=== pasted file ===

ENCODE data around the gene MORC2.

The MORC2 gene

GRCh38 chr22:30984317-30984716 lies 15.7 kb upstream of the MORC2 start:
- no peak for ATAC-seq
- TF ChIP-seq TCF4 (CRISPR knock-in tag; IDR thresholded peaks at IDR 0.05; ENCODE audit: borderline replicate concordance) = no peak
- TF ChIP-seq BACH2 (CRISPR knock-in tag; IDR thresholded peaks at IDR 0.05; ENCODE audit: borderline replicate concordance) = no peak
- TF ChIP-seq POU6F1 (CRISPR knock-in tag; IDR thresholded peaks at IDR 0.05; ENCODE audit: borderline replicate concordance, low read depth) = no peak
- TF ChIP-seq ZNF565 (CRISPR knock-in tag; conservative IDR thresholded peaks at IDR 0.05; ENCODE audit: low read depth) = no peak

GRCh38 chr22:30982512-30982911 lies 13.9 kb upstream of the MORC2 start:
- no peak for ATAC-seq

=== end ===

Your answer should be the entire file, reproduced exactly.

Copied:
ENCODE data around the gene MORC2.

The MORC2 gene

GRCh38 chr22:30984317-30984716 lies 15.7 kb upstream of the MORC2 start:
- no peak for ATAC-seq
- TF ChIP-seq TCF4 (CRISPR knock-in tag; IDR thresholded peaks at IDR 0.05; ENCODE audit: borderline replicate concordance) = no peak
- TF ChIP-seq BACH2 (CRISPR knock-in tag; IDR thresholded peaks at IDR 0.05; ENCODE audit: borderline replicate concordance) = no peak
- TF ChIP-seq POU6F1 (CRISPR knock-in tag; IDR thresholded peaks at IDR 0.05; ENCODE audit: borderline replicate concordance, low read depth) = no peak
- TF ChIP-seq ZNF565 (CRISPR knock-in tag; conservative IDR thresholded peaks at IDR 0.05; ENCODE audit: low read depth) = no peak

GRCh38 chr22:30982512-30982911 lies 13.9 kb upstream of the MORC2 start:
- no peak for ATAC-seq